Memory and Cognition

In Susannah Radstone & Barry Schwarz (eds.), Memory: theories, histories, debates. New York: Fordham University Press. pp. 209-226 (2010)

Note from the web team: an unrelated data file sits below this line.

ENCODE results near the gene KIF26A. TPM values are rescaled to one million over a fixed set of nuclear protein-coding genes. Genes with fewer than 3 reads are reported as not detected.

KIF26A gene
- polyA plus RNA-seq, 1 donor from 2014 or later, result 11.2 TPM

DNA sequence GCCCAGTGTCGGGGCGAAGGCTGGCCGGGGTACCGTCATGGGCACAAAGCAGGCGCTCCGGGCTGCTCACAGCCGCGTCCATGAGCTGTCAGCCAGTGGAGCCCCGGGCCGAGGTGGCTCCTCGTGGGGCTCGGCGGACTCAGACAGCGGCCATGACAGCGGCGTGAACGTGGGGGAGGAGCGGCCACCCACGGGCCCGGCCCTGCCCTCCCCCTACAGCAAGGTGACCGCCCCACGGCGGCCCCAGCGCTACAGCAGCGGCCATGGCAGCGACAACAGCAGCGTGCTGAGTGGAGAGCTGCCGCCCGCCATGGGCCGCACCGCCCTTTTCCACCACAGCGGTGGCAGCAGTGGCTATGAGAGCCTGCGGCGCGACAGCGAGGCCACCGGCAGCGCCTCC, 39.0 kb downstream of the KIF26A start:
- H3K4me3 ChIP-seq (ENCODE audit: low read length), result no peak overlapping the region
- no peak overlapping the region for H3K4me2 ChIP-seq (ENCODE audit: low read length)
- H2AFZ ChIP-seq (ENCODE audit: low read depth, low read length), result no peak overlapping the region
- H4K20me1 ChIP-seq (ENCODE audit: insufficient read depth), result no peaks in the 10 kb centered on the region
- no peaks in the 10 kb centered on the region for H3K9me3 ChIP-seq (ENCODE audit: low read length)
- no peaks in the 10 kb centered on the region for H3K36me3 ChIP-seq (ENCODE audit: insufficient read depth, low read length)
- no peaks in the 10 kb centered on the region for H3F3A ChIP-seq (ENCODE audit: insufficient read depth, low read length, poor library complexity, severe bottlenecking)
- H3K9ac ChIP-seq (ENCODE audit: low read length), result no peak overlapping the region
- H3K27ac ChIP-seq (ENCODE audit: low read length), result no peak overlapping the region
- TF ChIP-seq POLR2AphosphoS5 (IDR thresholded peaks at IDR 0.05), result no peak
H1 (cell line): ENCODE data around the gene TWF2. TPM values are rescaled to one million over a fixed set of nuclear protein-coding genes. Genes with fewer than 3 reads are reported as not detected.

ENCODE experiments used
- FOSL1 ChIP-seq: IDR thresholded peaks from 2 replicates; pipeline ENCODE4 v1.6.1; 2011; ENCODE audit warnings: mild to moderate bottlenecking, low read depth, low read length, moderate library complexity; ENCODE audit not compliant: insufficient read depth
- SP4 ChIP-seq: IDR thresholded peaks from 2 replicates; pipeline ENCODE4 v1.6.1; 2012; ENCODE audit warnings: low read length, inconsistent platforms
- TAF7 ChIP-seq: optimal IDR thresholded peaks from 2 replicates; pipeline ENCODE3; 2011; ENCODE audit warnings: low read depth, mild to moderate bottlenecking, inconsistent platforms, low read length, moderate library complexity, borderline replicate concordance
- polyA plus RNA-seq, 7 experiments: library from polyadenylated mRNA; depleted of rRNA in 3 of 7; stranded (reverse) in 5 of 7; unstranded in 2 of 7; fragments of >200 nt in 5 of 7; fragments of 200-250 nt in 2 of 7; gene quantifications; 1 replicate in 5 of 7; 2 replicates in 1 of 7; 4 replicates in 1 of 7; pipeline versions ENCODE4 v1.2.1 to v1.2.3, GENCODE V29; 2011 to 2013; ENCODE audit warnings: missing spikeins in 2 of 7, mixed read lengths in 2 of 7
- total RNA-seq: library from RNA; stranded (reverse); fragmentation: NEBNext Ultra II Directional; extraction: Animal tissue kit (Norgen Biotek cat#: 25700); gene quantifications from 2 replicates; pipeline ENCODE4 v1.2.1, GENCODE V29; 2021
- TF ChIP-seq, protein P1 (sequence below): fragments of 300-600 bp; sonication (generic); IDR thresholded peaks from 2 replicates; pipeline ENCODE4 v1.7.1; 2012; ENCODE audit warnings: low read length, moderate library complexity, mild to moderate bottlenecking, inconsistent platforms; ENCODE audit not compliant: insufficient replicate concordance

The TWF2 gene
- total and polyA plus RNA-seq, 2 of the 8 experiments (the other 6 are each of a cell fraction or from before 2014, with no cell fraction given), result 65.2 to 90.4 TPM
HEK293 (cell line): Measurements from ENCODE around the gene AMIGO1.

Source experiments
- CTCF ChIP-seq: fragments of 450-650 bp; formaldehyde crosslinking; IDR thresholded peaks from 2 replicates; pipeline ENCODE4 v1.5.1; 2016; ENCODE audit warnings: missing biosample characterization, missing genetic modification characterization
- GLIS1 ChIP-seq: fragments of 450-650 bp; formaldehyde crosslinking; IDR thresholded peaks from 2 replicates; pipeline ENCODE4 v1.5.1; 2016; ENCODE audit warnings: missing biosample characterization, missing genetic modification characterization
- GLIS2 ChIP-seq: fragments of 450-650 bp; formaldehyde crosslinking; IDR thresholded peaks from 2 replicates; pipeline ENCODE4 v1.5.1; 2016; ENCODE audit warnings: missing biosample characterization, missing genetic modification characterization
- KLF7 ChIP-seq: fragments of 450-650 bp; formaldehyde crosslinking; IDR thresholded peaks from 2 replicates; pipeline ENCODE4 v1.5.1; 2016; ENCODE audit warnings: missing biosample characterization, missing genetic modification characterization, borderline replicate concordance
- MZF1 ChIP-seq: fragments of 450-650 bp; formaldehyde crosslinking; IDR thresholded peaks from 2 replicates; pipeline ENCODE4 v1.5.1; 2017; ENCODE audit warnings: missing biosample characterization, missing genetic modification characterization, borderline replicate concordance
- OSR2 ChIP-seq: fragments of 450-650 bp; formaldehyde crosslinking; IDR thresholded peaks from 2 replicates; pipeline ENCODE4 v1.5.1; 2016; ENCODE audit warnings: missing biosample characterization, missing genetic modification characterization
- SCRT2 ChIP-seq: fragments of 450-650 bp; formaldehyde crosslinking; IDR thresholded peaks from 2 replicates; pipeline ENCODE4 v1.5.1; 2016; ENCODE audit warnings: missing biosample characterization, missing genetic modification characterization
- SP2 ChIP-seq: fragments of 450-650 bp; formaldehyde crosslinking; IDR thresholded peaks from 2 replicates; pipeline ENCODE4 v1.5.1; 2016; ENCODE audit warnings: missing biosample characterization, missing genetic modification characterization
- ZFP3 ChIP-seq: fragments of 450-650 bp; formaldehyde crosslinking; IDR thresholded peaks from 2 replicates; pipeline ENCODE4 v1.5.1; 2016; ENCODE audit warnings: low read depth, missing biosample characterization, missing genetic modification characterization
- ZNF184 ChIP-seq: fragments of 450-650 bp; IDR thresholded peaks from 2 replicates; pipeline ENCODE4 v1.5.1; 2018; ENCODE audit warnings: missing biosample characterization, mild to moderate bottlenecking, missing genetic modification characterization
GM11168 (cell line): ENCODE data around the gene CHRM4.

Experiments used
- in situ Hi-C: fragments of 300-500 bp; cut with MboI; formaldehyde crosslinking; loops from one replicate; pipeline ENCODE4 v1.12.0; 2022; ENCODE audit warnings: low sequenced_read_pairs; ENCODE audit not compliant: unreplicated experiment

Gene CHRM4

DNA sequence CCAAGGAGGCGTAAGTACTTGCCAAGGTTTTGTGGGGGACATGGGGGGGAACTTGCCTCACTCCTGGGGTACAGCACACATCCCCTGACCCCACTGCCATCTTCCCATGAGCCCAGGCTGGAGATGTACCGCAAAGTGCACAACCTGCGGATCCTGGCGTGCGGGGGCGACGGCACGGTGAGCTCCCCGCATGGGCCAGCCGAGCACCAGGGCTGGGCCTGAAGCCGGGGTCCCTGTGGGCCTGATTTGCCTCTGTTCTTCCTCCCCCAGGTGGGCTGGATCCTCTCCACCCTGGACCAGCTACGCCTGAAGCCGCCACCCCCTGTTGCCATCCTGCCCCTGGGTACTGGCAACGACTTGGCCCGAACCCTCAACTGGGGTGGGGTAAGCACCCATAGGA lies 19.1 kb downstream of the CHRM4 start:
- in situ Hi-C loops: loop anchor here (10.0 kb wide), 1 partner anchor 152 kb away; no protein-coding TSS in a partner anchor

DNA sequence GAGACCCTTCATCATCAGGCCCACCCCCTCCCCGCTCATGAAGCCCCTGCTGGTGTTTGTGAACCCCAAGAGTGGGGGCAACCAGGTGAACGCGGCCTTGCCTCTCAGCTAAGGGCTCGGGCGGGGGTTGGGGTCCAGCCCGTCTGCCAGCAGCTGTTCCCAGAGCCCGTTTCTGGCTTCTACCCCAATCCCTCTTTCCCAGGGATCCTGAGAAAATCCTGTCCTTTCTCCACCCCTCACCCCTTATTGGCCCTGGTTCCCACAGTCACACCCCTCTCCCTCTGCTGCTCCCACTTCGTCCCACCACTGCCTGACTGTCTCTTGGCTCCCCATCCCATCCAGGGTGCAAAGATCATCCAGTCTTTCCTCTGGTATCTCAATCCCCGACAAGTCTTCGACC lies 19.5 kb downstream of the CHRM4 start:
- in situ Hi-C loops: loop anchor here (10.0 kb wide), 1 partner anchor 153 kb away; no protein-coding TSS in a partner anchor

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In his contribution to the first issue of Memory Studies, Jeffrey Olick notes that despite “the mutual affirmations of psychologists who want more emphasis on the social and sociologists who want more emphasis on the cognitive”, in fact “actual crossdisciplinary research … has been much rarer than affirmations about its necessity and desirability” (2008: 27). The peculiar, contingent disciplinary divisions which structure our academic institutions create and enable many powerful intellectual cultures: but memory researchers are unusually aware that uneasy faultlines and glaring gulfs lie in the uncertain zones between them. The processes of memory are simultaneously natural and cultural. But our difficulties in imagining even fragments of a genuinely integrated framework for understanding diverse memory-related phenomena do not arise from a simple ‘two-cultures’ problem: it’s not as if there are substantially unified visions of memory within either ‘the sciences’ or ‘the humanities’.
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